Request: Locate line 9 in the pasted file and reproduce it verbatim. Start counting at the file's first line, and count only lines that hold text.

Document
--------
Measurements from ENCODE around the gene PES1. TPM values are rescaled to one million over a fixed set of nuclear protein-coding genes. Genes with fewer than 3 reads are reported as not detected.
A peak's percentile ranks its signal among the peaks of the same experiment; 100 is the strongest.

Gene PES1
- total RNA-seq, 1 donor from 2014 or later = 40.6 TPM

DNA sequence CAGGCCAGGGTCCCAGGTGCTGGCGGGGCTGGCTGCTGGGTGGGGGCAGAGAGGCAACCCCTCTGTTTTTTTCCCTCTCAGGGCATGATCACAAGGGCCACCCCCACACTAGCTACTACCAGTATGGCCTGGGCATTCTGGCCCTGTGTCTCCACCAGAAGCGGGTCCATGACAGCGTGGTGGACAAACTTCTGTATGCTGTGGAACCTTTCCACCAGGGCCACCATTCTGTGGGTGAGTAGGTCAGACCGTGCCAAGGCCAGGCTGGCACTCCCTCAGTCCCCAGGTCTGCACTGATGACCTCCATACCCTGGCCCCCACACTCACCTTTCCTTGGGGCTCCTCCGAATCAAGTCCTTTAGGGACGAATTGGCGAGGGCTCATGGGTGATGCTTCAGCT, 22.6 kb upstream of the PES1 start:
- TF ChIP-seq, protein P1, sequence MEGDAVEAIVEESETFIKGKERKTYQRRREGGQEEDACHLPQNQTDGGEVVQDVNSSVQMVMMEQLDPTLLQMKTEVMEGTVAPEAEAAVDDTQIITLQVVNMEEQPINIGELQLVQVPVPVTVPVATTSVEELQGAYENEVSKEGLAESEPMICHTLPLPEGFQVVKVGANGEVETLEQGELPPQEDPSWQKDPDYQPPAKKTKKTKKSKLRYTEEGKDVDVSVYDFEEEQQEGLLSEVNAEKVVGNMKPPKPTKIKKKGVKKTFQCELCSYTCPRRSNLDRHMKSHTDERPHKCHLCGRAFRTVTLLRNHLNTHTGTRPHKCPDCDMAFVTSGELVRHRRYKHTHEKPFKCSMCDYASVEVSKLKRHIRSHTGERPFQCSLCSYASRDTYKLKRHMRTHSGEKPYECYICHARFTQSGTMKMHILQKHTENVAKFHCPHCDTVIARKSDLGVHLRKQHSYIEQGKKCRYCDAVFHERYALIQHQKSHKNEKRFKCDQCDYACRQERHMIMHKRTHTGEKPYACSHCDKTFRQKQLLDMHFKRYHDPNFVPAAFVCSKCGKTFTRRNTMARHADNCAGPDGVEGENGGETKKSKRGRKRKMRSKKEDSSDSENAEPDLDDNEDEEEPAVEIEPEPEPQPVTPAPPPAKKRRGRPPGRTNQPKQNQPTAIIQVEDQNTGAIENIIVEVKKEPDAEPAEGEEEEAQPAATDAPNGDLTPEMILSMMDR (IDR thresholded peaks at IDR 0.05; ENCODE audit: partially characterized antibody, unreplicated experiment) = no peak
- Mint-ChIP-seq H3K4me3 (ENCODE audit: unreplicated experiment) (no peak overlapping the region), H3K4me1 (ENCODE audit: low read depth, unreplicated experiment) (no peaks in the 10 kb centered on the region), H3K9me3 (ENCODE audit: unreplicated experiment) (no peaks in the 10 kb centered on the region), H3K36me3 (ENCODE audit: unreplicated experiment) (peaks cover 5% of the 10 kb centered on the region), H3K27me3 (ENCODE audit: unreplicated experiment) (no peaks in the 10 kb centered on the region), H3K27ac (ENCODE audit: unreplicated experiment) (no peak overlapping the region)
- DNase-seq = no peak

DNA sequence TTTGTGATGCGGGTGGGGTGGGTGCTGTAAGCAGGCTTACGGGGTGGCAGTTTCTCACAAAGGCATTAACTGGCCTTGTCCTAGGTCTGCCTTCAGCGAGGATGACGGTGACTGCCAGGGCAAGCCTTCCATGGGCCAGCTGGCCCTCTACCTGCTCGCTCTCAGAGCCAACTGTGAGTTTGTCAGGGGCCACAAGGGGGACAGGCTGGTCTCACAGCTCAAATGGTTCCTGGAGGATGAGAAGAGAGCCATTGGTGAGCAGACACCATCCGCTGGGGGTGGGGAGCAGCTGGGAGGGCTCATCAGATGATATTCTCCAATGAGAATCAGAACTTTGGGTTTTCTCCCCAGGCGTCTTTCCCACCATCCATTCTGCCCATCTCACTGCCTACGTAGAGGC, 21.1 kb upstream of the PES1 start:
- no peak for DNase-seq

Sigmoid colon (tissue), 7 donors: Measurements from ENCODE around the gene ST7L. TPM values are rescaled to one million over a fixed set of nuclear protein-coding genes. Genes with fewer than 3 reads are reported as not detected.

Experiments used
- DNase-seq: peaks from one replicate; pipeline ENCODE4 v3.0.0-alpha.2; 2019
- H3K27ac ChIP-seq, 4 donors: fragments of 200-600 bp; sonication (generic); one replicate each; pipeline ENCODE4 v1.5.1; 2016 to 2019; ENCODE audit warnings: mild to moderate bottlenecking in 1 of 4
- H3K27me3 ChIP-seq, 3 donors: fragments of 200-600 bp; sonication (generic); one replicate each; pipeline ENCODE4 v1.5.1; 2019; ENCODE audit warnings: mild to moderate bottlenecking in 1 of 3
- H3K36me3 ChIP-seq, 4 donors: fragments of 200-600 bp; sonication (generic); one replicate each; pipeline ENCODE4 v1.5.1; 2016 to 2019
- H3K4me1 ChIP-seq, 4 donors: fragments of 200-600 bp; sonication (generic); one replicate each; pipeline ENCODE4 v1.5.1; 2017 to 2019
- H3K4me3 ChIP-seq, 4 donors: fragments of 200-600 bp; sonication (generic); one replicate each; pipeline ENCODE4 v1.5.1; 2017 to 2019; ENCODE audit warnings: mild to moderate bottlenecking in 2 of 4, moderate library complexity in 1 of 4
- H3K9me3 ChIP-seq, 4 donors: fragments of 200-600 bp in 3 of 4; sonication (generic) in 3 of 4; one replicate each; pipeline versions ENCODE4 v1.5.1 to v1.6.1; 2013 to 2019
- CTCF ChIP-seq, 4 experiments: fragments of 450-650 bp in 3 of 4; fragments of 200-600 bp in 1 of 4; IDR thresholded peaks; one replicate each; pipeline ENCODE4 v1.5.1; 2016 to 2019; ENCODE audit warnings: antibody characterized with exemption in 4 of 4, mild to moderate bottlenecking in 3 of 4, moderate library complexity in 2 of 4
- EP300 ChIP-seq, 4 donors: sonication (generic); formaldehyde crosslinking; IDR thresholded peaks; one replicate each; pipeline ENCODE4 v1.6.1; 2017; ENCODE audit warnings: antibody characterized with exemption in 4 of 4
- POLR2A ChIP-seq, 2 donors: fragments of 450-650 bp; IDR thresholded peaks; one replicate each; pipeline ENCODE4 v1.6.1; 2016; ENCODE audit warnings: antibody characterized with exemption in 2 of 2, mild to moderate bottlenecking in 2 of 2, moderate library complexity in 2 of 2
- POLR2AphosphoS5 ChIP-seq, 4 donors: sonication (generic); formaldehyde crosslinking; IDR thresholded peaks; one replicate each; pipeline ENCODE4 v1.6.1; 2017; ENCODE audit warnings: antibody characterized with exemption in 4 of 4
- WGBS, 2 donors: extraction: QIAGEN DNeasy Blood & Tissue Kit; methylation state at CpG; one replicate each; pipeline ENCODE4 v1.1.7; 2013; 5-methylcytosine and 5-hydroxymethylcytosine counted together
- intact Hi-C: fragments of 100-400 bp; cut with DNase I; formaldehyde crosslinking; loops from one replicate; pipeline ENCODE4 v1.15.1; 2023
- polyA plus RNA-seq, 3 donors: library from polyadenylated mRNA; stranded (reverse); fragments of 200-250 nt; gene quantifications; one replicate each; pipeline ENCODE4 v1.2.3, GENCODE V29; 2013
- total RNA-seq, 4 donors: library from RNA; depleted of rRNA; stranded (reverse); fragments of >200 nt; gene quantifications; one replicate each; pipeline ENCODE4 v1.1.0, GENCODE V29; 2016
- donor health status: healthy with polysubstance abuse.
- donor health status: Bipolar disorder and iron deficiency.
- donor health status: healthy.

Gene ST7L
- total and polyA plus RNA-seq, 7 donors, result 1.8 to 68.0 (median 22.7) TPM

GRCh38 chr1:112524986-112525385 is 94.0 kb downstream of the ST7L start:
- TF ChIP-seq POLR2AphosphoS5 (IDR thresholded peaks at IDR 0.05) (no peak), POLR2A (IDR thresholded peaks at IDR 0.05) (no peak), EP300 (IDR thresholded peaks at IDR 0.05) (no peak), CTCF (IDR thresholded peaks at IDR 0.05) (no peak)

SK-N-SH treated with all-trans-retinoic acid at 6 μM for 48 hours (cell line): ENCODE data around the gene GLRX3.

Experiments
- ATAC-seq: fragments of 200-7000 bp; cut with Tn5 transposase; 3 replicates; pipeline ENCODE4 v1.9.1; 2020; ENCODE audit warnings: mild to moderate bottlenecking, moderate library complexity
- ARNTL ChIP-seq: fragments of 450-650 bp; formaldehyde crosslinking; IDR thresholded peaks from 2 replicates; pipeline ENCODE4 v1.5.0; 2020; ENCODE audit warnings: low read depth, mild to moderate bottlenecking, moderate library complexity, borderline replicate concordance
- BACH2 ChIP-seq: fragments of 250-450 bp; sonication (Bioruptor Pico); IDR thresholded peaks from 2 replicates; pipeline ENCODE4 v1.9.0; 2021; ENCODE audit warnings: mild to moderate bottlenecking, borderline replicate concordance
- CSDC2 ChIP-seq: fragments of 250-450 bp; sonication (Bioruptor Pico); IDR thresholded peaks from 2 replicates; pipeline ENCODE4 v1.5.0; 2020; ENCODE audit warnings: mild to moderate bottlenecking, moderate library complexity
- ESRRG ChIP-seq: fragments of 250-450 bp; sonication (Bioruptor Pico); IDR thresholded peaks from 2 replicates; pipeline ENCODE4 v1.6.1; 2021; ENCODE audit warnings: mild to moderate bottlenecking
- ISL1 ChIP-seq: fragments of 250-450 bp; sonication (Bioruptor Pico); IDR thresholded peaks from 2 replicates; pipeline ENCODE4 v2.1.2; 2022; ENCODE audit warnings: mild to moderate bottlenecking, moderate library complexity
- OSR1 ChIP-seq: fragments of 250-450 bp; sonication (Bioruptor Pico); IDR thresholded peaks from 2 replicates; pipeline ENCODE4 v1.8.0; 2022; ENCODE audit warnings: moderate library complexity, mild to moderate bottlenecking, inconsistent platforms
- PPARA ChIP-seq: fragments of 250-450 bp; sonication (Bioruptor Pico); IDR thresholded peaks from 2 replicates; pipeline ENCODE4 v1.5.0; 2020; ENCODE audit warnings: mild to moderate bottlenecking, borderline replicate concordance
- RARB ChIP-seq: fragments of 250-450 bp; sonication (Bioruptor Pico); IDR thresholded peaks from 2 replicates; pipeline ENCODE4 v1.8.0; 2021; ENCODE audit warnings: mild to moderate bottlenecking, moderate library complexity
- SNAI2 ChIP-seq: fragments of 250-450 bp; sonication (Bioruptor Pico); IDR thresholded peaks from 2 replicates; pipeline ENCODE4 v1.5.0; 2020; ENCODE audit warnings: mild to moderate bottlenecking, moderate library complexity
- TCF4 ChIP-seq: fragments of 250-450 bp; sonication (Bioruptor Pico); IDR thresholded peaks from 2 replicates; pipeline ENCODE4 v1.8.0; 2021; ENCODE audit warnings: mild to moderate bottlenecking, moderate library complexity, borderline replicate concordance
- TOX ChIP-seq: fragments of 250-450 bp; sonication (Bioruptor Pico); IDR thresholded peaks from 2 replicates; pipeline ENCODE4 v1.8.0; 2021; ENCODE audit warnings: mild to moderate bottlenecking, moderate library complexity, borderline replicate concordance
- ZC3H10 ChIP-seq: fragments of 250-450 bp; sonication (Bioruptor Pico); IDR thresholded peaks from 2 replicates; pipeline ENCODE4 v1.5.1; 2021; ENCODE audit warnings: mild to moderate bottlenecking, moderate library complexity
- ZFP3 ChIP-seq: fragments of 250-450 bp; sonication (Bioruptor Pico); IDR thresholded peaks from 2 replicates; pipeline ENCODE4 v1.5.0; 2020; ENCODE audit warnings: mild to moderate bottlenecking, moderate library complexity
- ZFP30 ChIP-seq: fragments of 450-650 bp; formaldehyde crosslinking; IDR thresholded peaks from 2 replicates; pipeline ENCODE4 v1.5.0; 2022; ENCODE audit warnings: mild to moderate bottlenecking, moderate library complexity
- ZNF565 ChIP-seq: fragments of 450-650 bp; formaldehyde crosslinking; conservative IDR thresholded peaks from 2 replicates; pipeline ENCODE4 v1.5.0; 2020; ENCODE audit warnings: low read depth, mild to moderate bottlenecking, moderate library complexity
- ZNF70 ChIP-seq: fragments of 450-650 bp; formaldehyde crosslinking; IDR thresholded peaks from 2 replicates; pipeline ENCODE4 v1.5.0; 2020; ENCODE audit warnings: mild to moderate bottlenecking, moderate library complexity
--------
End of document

DNA sequence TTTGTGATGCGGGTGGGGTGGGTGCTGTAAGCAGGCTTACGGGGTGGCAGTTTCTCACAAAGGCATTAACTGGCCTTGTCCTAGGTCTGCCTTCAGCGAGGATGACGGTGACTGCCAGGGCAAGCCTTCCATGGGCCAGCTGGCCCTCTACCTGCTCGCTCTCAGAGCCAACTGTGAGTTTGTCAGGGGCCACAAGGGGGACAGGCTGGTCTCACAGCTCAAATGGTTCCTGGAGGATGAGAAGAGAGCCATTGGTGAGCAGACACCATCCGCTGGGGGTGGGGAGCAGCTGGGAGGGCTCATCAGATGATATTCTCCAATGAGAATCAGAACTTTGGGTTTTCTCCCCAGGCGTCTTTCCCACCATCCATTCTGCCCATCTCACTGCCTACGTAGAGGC, 21.1 kb upstream of the PES1 start: